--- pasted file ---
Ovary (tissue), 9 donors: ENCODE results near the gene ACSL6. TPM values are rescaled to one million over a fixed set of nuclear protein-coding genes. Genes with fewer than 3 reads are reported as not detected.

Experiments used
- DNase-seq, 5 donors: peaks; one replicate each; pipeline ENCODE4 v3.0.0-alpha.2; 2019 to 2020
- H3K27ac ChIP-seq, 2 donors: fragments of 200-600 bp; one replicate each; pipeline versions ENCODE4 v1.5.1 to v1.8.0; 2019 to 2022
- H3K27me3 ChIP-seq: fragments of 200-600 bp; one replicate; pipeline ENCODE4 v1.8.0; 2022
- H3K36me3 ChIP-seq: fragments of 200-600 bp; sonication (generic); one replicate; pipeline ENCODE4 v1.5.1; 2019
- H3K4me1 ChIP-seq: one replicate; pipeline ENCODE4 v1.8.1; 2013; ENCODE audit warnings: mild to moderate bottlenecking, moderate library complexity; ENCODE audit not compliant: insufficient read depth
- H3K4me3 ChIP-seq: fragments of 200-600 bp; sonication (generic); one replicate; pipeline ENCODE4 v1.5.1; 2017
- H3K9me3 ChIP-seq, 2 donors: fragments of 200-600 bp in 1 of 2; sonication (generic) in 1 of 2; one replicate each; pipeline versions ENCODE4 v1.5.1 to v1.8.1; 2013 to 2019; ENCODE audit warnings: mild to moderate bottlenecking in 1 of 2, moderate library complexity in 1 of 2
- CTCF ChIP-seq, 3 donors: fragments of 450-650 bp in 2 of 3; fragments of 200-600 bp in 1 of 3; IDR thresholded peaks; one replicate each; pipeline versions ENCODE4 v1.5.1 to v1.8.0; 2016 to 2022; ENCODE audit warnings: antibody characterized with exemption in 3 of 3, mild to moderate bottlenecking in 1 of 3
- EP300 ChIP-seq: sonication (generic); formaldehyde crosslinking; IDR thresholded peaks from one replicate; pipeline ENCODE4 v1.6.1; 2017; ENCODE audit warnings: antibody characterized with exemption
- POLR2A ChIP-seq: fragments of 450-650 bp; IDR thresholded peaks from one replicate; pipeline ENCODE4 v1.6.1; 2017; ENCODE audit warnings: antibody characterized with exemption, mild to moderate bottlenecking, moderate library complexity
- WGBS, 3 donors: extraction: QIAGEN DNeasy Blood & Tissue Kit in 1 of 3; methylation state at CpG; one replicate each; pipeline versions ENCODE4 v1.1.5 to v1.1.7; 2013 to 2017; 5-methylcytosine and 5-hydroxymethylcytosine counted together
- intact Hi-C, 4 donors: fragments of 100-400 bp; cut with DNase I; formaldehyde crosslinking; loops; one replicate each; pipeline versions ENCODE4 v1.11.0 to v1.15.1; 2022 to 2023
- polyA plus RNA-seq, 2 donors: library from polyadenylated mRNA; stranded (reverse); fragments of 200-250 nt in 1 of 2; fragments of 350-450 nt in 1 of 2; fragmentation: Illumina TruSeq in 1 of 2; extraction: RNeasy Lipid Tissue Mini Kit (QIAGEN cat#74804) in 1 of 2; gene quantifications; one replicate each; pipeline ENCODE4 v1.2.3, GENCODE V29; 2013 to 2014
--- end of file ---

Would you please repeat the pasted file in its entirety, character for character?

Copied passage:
Ovary (tissue), 9 donors: ENCODE results near the gene ACSL6. TPM values are rescaled to one million over a fixed set of nuclear protein-coding genes. Genes with fewer than 3 reads are reported as not detected.

Experiments used
- DNase-seq, 5 donors: peaks; one replicate each; pipeline ENCODE4 v3.0.0-alpha.2; 2019 to 2020
- H3K27ac ChIP-seq, 2 donors: fragments of 200-600 bp; one replicate each; pipeline versions ENCODE4 v1.5.1 to v1.8.0; 2019 to 2022
- H3K27me3 ChIP-seq: fragments of 200-600 bp; one replicate; pipeline ENCODE4 v1.8.0; 2022
- H3K36me3 ChIP-seq: fragments of 200-600 bp; sonication (generic); one replicate; pipeline ENCODE4 v1.5.1; 2019
- H3K4me1 ChIP-seq: one replicate; pipeline ENCODE4 v1.8.1; 2013; ENCODE audit warnings: mild to moderate bottlenecking, moderate library complexity; ENCODE audit not compliant: insufficient read depth
- H3K4me3 ChIP-seq: fragments of 200-600 bp; sonication (generic); one replicate; pipeline ENCODE4 v1.5.1; 2017
- H3K9me3 ChIP-seq, 2 donors: fragments of 200-600 bp in 1 of 2; sonication (generic) in 1 of 2; one replicate each; pipeline versions ENCODE4 v1.5.1 to v1.8.1; 2013 to 2019; ENCODE audit warnings: mild to moderate bottlenecking in 1 of 2, moderate library complexity in 1 of 2
- CTCF ChIP-seq, 3 donors: fragments of 450-650 bp in 2 of 3; fragments of 200-600 bp in 1 of 3; IDR thresholded peaks; one replicate each; pipeline versions ENCODE4 v1.5.1 to v1.8.0; 2016 to 2022; ENCODE audit warnings: antibody characterized with exemption in 3 of 3, mild to moderate bottlenecking in 1 of 3
- EP300 ChIP-seq: sonication (generic); formaldehyde crosslinking; IDR thresholded peaks from one replicate; pipeline ENCODE4 v1.6.1; 2017; ENCODE audit warnings: antibody characterized with exemption
- POLR2A ChIP-seq: fragments of 450-650 bp; IDR thresholded peaks from one replicate; pipeline ENCODE4 v1.6.1; 2017; ENCODE audit warnings: antibody characterized with exemption, mild to moderate bottlenecking, moderate library complexity
- WGBS, 3 donors: extraction: QIAGEN DNeasy Blood & Tissue Kit in 1 of 3; methylation state at CpG; one replicate each; pipeline versions ENCODE4 v1.1.5 to v1.1.7; 2013 to 2017; 5-methylcytosine and 5-hydroxymethylcytosine counted together
- intact Hi-C, 4 donors: fragments of 100-400 bp; cut with DNase I; formaldehyde crosslinking; loops; one replicate each; pipeline versions ENCODE4 v1.11.0 to v1.15.1; 2022 to 2023
- polyA plus RNA-seq, 2 donors: library from polyadenylated mRNA; stranded (reverse); fragments of 200-250 nt in 1 of 2; fragments of 350-450 nt in 1 of 2; fragmentation: Illumina TruSeq in 1 of 2; extraction: RNeasy Lipid Tissue Mini Kit (QIAGEN cat#74804) in 1 of 2; gene quantifications; one replicate each; pipeline ENCODE4 v1.2.3, GENCODE V29; 2013 to 2014